A friend of mine recently posted on Facebook a screen shot of comments about atheists made by people who call themselves Christians. Some suggested that we should "kill them all and let them see for themselves that there is a God". My friend who shared the screen shot noted, "This is why I became an agnostic. This, apparently, is the 'love' Christians speak of. Why should I believe in your god when you can't even follow your own tenets?"
This isn't, of course, the only time I have read or heard things like this. On a fairly regular basis, I hear someone complain about a heinous act someone committed or bigoted comment someone made and I brace myself for the comment that often follows: "And he/she calls himself/herself a Christian!" As a Christian pastor, I find it nearly impossible not to feel implicated by these comments. I am not only identified personally with my religion--my professional role suggests to many people that I am a representative of the religion as a whole.
For years, whenever I was confronted with the stupid things some Christians say or do, I felt the need to explain that people who do such things aren't really Christian. Jesus Christ, the founder of our religion, told people to "love one another as I have loved you", and modeled a compassionate, forgiving, boundary-crossing love in all he said and did. I would quickly add that I am a Christian who, like Jesus, sees every person alive as God's beloved child, deserving of respect and love.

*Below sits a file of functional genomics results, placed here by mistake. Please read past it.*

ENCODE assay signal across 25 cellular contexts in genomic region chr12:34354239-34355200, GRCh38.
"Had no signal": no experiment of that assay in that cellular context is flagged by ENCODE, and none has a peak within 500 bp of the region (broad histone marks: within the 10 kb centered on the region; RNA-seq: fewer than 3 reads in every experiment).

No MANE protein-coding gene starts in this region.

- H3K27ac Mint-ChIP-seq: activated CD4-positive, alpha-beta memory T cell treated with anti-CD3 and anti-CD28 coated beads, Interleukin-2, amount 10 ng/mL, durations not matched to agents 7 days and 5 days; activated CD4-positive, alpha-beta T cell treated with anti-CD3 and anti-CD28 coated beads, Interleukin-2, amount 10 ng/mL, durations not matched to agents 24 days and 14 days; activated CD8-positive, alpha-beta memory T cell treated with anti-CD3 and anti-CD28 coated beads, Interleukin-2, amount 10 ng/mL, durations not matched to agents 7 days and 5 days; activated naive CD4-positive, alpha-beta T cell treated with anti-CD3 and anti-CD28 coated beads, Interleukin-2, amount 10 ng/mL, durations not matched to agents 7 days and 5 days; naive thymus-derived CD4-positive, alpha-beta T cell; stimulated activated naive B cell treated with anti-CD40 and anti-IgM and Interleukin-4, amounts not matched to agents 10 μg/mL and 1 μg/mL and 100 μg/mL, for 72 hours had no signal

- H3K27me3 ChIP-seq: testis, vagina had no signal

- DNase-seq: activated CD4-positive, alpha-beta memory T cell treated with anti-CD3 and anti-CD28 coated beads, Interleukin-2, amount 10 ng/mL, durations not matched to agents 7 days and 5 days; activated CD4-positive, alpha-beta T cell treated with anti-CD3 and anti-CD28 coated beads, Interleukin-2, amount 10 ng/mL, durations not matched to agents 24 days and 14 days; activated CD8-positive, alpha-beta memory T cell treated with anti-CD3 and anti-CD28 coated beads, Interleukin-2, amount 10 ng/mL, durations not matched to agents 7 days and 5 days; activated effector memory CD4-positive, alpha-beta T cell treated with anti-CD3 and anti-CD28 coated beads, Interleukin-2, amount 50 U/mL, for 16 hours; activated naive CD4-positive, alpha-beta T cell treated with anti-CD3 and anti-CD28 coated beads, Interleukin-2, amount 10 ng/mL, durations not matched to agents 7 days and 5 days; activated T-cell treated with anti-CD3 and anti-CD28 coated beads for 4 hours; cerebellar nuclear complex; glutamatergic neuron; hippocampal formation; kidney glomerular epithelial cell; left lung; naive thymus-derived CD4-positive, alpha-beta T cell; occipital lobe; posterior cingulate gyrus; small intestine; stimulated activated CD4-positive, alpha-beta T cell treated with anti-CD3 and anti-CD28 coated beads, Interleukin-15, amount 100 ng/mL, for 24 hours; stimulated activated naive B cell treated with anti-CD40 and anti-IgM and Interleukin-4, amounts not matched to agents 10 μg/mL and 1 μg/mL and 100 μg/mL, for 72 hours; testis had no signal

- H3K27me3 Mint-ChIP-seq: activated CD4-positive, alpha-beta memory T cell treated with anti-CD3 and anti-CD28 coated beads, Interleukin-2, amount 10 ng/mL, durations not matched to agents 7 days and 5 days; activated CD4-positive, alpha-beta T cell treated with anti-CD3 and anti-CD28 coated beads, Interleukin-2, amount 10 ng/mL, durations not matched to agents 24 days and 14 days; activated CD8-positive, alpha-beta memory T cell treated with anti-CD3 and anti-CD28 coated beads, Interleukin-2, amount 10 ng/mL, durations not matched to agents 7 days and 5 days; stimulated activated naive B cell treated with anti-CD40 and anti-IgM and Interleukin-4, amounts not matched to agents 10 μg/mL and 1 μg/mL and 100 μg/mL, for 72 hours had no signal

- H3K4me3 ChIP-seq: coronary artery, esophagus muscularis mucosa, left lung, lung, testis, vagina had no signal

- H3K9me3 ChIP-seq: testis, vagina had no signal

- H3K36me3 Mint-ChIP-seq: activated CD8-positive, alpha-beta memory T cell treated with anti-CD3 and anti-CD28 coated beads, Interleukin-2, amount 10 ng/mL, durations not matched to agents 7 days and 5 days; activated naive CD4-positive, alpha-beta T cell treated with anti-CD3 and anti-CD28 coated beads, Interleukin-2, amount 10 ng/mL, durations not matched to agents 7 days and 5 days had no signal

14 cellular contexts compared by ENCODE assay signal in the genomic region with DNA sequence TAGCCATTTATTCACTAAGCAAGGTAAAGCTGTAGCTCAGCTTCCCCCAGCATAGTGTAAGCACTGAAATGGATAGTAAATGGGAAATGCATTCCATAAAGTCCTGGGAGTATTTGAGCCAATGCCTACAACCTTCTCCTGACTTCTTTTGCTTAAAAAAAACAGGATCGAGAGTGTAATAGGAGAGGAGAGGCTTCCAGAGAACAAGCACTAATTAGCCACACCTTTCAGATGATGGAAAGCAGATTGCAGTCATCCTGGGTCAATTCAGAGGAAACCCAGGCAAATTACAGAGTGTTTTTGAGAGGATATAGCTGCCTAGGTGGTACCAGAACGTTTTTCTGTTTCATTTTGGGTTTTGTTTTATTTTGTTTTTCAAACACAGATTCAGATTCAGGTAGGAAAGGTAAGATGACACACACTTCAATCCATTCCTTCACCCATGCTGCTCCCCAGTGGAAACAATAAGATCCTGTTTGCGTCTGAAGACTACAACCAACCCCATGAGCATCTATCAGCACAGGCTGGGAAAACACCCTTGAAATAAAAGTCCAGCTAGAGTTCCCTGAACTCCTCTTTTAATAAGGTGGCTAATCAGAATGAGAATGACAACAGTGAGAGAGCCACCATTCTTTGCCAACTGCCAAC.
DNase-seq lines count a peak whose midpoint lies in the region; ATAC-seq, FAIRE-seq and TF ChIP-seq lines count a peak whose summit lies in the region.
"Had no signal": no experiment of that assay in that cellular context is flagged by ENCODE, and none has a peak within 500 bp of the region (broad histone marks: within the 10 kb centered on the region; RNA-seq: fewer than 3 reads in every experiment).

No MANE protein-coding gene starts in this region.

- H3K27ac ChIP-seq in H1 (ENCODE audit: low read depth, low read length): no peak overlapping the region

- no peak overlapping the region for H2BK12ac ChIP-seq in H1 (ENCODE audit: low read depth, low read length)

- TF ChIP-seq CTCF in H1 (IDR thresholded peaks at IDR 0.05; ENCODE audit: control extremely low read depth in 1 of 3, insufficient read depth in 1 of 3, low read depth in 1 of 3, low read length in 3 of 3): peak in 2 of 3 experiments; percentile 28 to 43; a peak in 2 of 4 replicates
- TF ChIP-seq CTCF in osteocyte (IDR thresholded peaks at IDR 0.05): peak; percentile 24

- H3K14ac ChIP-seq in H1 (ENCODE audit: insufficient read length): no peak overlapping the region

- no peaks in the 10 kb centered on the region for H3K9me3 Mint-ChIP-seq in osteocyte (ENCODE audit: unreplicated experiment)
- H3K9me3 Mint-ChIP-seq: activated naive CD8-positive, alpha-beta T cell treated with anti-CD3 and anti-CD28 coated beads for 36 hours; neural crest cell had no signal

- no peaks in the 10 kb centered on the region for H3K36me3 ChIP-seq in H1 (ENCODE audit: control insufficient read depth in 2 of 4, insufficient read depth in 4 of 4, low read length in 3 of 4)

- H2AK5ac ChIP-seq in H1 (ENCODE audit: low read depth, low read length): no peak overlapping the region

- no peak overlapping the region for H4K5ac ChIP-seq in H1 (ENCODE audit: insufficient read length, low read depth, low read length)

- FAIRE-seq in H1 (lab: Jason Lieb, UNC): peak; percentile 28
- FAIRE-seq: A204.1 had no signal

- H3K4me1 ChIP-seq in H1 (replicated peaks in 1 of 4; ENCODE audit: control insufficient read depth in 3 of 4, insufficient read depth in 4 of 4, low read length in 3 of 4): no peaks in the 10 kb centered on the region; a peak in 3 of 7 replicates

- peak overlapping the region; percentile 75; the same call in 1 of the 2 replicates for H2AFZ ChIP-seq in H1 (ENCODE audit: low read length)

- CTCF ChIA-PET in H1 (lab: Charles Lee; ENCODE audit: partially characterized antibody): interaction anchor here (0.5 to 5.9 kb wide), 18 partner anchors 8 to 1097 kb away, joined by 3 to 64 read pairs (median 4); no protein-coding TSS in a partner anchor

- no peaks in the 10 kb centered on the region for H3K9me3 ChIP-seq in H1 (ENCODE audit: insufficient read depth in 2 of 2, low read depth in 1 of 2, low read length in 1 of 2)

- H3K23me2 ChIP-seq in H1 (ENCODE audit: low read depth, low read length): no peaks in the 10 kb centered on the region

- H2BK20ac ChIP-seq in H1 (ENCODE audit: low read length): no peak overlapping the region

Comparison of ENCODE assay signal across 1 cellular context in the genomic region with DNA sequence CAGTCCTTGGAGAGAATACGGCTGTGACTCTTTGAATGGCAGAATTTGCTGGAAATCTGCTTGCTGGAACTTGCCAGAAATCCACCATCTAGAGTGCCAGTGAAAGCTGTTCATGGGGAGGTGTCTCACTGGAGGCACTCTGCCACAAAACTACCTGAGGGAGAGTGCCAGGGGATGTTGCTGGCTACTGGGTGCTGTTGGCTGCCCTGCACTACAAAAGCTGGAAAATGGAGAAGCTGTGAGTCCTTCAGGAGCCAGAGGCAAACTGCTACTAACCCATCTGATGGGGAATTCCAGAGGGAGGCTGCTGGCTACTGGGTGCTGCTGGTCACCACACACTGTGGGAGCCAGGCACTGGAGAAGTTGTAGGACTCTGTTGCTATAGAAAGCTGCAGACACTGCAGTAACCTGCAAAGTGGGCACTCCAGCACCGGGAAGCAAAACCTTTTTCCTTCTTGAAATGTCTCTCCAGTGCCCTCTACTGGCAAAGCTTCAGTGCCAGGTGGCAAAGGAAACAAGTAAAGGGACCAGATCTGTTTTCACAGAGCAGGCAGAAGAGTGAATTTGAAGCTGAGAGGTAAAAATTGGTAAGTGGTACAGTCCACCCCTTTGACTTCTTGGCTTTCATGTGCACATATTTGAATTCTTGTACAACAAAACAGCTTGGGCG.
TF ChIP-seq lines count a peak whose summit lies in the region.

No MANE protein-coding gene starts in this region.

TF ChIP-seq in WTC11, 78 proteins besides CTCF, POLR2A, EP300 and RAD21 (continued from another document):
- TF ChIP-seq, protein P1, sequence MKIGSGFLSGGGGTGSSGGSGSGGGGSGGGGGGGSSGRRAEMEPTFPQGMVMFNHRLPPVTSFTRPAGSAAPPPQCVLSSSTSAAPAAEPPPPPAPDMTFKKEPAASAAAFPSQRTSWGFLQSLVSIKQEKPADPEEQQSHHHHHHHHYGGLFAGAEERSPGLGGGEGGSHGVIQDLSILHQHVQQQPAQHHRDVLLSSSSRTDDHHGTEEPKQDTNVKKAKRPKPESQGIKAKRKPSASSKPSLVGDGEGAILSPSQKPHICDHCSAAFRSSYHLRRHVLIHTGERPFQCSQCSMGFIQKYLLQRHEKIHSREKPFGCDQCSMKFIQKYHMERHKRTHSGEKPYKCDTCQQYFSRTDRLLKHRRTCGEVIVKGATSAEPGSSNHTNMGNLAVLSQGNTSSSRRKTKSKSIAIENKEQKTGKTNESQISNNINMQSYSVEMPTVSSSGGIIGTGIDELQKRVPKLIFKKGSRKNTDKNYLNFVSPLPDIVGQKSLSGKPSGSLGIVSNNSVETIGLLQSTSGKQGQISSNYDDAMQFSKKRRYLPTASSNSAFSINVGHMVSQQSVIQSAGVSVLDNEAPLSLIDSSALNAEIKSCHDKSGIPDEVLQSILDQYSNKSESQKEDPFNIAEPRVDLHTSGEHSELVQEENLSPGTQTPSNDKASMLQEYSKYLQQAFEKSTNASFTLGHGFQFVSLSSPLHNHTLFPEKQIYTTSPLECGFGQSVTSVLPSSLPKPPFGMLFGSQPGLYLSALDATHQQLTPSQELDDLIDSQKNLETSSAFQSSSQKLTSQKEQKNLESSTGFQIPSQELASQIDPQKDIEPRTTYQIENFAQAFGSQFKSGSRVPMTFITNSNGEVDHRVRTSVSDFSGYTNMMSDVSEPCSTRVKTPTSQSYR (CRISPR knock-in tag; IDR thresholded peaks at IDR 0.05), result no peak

In other words, I defended my identity as a Christian by denying that anyone who disagreed with me could be a sincere disciple of Jesus Christ.
But a few years ago, I had a realization. The Christians who make exclusionary, hateful statements genuinely believe that theirs is the true expression of the Christian faith. They have Bible quotes and interpretations and entire theological systems to back them up. I may not agree with their interpretation, but I can't deny that they are Christians.
So maybe that means I'm not a Christian? I've considered this possibility. I went through a phase of calling myself "a follower of Jesus" instead. But then I got mad. Why should I let someone else take charge of that identity? Why should they be the ones to define Christianity to the rest of the world?
But if I'm a Christian AND those judgmental jerks are Christians too, I had to admit we had something in common. They read the same scriptures as me, they come to the communion table just as I do. I decided I needed to find a way to express more than contempt with people who disagree with me. I have to find a way to engage with them. Our common identity as Christians is not a mistake--it is a challenge and an opportunity.
For months, I've heard Republicans disavow Donald Trump. He's not a "real" Republican. He's "hijacking" the party. This isn't the party I know and love. This isn't my father's party. I recognize that line of thinking. If I could only explain to people what Republicans are really about, they would come to their senses and dump Trump. But that strategy hasn't worked. Registered Republicans in 28 states have selected Trump to represent their party in the general election.
So now, Republicans who don't like Trump, who don't agree with his positions, have to make a decision. They could decide to stop calling themselves Republicans. I imagine some will do this--they'll become "Independent" or they'll join a third party like the Libertarians. But I hope that most Republicans--including the elected leaders of Howard County and the state of Maryland--will make a different decision. I hope they will say loud and clear, "I am a Republican--and I don't agree with Donald Trump because I'm a Republican." Go on to say what that identity means to you. Engage Trump supporters as a fellow Republican and make a case against allowing him to define the party--in this election and in the decades to come.